Abbott has a lot on his plate when he comes to Malaysia

Abbott has a lot on his plate when he comes to Malaysia
Australian Prime Minister Tony Abbott.

KUALA LUMPUR - Australian Prime Minister Tony Abbott will have more than just strategic interests in mind when he arrives in Malaysia on Saturday.

His official engagements include an address to the Malaysia-Australia Business Council and promoting The New Colombo Plan, his Government's new initiative to foster closer educational ties between Australia and the Asia-Pacific.

However, of greater significance will be Abbott's updates on the prolonged and frantic search exercise for Malaysia Airlines MH370 over the vast southern Indian Ocean.

His day trip comes on the heels of a memorandum of understanding signed between Australia and Malaysia to share the estimated A$52mil (RM153.4mil) cost to unlock what has been termed "modern aviation's greatest mystery".

Months of searches have failed to turn up any trace of the missing Boeing 777 aircraft carrying 239 passengers and crew, which disappeared on March 8, shortly after taking off from Kuala Lumpur for Beijing.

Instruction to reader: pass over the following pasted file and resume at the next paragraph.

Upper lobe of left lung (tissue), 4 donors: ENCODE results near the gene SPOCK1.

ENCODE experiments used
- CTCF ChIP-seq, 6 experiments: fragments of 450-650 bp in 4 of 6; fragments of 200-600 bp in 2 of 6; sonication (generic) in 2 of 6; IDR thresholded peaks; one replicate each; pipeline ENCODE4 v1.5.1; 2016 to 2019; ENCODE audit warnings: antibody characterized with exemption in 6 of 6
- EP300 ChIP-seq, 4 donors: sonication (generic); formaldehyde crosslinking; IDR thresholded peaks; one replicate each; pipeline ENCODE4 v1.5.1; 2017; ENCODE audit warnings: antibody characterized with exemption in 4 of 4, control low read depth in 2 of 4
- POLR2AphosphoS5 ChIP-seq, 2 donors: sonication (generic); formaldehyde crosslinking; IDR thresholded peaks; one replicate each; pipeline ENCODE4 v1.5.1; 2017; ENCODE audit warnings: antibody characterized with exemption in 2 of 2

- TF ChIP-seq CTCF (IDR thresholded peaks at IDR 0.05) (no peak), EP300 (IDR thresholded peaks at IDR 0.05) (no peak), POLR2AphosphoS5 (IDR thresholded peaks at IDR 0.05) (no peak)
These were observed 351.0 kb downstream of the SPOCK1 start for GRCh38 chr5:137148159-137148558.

Abbott, who met Datuk Seri Najib Tun Razak in Perth during the initial phase of the search operations in April, will brief his Malaysian counterpart on the new search phase, which is expected to take up to a year. It will focus on a 60,000 sq km patch of sea floor some 1,600km from Perth.

"Australia's defence ties with Malaysia are among the closest in South-East Asia and we feel a deep connection to Malaysia, given shared experiences arising from the MH370 and MH17 disasters," said Abbott in Canberra.

"Hundreds of thousands of Ma­­laysians have studied in Australia and we will soon see more Australians travelling the other way when Malaysia joins the New Colombo Plan in 2015," he said.

Under the A$100mil (RM292mil) Plan, Australian students underta­king an undergraduate degree in their universities will be able to apply for grants and scholarships to study in Asia-Pacific.

Malaysia and Australia were both beneficiaries of the historic scholarship scheme administered by the original Colombo Plan, which saw over 20,000 young students from around the region study in Australia from the 1950s to the mid-1980s.

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